Why a strong American foreign policy will lead to better Russian relations

John Jordan Board Member, Hoover Institution
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Images of the grand spectacle marking the opening of the Winter Olympics — complete with only four of the five Olympic Rings successfully lighting, uninhabitable hotels bathrooms spewing yellow water, and international uproar over the killing of thousands of stray dogs — have dominated coverage of the Winter Games in Sochi. Only the Russians could spend $51 billion in an effort to shine on the world stage, and get this kind of result.

This organizational debacle notwithstanding, Russia has successfully regained her status as a major world power, hindering American foreign policy and embarrassing President Obama in the process. The details of America’s failure to deal with Syria and Iran are beyond the scope of this article. However, mistaken assumptions about the Russian psyche and Russian perspectives on America’s foreign policy failures represent the loss of an opportunity to bring stability to an increasingly violent and uncertain world.

Russia’s history is perhaps the bloodiest of any nation on earth. In the past century alone, the Bolshevik Revolution, a civil war, two world wars, Stalinist repression and decades of Cold War deprivation collectively cost nearly 100 million lives. This history has shaped Russians’ worldview in ways that are beyond the American experience. And this horrific legacy has resulted in a near-obsession with elevating the stature of the Rodina; “motherland,” for Russian leaders reared during the Soviet era.

Illustrative of this mentality is the incident when Soviet leader Nikita Khrushchev remarked to his son that he felt like a “cricket” when President Eisenhower arrived at the 1955 Geneva summit in an aircraft nearly twice the size of his. When Khrushchev visited the United States four years later, he insisted on flying in a massive TU-114 turboprop that stood fifty feet off the ground, despite protests from his own staff that the craft was not airworthy. The Soviet military was forced to station ships along the airplane’s trans-Atlantic route just in case it crashed, and technicians were ordered on board to monitor the craft’s wings for cracks. Khrushchev was willing to risk his very life, just to one up his American counterpart.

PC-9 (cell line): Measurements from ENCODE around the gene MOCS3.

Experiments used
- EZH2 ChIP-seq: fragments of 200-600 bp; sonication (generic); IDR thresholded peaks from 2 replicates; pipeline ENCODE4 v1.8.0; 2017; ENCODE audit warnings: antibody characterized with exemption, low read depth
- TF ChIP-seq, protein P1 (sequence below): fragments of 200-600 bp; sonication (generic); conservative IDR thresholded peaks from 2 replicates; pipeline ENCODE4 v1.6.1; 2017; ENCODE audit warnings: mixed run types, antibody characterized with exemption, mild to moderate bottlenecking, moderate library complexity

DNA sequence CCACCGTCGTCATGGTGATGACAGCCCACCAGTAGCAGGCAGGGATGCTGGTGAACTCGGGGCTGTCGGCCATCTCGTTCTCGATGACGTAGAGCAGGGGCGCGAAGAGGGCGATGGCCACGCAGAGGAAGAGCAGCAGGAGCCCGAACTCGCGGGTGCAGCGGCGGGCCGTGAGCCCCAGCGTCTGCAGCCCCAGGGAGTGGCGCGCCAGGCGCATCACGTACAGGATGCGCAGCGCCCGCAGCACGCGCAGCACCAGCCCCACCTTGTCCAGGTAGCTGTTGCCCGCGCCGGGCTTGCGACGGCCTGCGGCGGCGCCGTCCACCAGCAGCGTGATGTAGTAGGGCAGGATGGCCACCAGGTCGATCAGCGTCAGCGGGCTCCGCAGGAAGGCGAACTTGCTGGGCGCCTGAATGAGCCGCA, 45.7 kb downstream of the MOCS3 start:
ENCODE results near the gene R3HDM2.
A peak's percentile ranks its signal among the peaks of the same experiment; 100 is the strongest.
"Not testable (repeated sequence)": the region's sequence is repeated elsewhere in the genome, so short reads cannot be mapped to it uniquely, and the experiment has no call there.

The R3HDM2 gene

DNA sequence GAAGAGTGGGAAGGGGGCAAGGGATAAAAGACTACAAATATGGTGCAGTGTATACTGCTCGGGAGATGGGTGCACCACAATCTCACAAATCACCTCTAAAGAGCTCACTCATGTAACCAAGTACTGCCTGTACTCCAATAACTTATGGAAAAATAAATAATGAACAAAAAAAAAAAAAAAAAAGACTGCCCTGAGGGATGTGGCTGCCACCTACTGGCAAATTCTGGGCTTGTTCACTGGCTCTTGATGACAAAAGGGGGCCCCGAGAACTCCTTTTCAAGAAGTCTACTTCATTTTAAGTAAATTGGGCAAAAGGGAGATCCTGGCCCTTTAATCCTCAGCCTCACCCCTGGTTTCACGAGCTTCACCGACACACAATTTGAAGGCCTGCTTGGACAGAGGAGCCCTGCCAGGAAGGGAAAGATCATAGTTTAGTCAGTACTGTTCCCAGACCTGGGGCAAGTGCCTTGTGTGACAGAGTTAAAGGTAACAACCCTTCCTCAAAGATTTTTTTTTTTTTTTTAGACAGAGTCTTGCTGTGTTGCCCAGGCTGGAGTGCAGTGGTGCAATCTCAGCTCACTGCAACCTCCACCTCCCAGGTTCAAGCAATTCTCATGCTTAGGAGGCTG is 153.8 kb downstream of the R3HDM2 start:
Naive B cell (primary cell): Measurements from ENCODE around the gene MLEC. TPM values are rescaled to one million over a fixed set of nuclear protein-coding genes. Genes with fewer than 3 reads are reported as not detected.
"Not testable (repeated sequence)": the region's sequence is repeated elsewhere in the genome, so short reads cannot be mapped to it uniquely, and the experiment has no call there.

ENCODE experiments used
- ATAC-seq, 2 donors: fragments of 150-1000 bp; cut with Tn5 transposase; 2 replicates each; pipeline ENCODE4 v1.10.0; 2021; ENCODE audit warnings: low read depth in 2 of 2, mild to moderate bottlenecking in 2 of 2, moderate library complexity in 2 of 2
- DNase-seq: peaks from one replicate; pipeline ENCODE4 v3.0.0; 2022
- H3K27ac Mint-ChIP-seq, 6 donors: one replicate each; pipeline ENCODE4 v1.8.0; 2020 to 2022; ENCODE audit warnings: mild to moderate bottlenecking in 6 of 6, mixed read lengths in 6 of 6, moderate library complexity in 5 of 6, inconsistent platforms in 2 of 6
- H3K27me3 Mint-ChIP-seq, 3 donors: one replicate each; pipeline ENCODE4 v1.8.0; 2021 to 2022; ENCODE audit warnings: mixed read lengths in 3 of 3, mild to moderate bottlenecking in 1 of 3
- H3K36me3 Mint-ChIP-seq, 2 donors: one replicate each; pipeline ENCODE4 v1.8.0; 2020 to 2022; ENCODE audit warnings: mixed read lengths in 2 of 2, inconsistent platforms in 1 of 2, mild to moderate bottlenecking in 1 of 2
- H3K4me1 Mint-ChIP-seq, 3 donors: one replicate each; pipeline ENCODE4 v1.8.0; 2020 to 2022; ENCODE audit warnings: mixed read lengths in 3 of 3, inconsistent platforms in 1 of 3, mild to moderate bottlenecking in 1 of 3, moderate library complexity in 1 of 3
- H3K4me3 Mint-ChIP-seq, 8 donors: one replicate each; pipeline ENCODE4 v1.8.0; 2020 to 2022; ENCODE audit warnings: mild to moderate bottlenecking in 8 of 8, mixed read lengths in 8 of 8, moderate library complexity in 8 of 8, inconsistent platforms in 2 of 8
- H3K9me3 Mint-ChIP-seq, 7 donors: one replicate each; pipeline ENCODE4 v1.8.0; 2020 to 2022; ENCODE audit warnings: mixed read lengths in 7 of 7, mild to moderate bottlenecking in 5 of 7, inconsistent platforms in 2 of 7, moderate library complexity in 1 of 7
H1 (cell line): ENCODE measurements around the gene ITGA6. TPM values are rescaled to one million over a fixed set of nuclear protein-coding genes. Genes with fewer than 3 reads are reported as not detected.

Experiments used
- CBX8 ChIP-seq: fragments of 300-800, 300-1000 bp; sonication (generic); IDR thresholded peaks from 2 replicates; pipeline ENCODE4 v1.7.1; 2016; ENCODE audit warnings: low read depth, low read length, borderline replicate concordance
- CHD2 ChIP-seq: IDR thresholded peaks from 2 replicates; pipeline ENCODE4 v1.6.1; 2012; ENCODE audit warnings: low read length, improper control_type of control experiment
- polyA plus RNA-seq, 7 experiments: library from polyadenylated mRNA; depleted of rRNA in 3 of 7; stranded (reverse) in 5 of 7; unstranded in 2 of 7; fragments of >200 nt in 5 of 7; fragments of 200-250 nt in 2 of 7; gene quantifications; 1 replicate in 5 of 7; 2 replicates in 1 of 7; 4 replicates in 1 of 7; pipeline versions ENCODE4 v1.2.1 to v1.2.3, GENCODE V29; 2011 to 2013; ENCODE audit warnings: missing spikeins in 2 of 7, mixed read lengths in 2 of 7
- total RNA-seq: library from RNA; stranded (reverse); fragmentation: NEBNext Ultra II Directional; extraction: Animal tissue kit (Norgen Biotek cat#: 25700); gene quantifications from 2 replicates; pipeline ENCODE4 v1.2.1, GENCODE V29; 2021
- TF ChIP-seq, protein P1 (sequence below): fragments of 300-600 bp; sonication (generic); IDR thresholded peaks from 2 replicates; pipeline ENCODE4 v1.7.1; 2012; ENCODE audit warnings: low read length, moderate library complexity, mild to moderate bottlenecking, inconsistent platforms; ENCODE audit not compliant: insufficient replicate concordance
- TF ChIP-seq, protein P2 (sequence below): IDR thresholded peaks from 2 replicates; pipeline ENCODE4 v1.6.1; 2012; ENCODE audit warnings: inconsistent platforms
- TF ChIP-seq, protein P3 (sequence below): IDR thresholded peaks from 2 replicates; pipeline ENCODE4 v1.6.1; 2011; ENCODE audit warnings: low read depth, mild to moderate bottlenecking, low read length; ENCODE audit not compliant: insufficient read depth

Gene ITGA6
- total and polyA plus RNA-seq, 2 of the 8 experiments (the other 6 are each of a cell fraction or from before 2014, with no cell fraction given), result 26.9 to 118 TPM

So defining is Russia’s need to project strength that Western notions of rights and freedoms drop to the bottom of the list of considerations shaping its politics. Recent surveys show that nearly half of Russians believe Stalin – who murdered more than 30 million of his own citizens – played a “positive role” in the nation’s history, and was a “wise leader” who “brought the Soviet Union to might and prosperity.”

Americans consider President Vladimir Putin to be a corrupt autocrat. His public agrees, and couldn’t care less. The former KGB Colonel maintains approval ratings of 65 percent – equaling President Obama’s in the afterglow of his 2008 election – by going to extraordinary lengths to show how tough he is.

The success of American leaders in dealing with the Russians tracks perfectly with how strong they are perceived to be by Russian leaders.  President Carter was not taken seriously by the Soviets, because they regarded him as weak. Accordingly, the Soviets were confident there would be no repercussions when they invaded Afghanistan in 1979; an act of war that ultimately resulted in the deaths of one million Afghan civilians. President Carter’s response – a mere boycott of the 1980 Olympics in Moscow – further confirmed the Russian view of him.

In contrast, the Politburo saw that Ronald Reagan meant business – he said what he meant and meant what he said, backing threats with military might. The result: two groundbreaking nuclear treaties and victory in the Cold War, all within two years of Reagan’s departure from office. Similarly, when German unification and the freedom of Eastern Europe depended on Soviet acquiescence, George H.W. Bush knew not to rub Russian noses in their Cold War loss. Because he was respectful of Russian national pride – and negotiated with the Soviets from a position of strength – they permitted the orderly and peaceful disintegration of the Eastern Bloc.

Fast forward to President Obama’s proclamation of a “reset” in U.S.-Russian relations – a phrase that is synonymous with “forget the past,” to a nation whose culture and leader is defined by it. To the Russians, a “reset” is nothing less than a full-throated proclamation of weakness. It has emboldened Putin to block America’s efforts to rein in Iran’s nuclear program; to provide the Assad regime with diplomatic escape as it coldly slaughtered 1,400 civilians – including more than 400 children – with weapons of mass destruction; and to harbor Edward Snowden, the fugitive ex-NSA analyst.  And, in the ultimate “in-your-face” gesture, to brag about it all in the opinion pages of the New York Times.

Make no mistake: Putin will survive the darkened rings, stinking yellow water, and “dog-gate” with his nation’s full support, and continue his efforts to rebuild Russia’s status as a major power. A resurgent and responsible Russia could actually be in the interests of the United States and the world, acting as a counterweight to China and a bulwark against Islamic fundamentalism.  But it will take a realistic and adroitly executed foreign policy – predicated first on being taken seriously rather than “resets”  – to turn this re-assertion of national pride into a positive force for global peace and stability.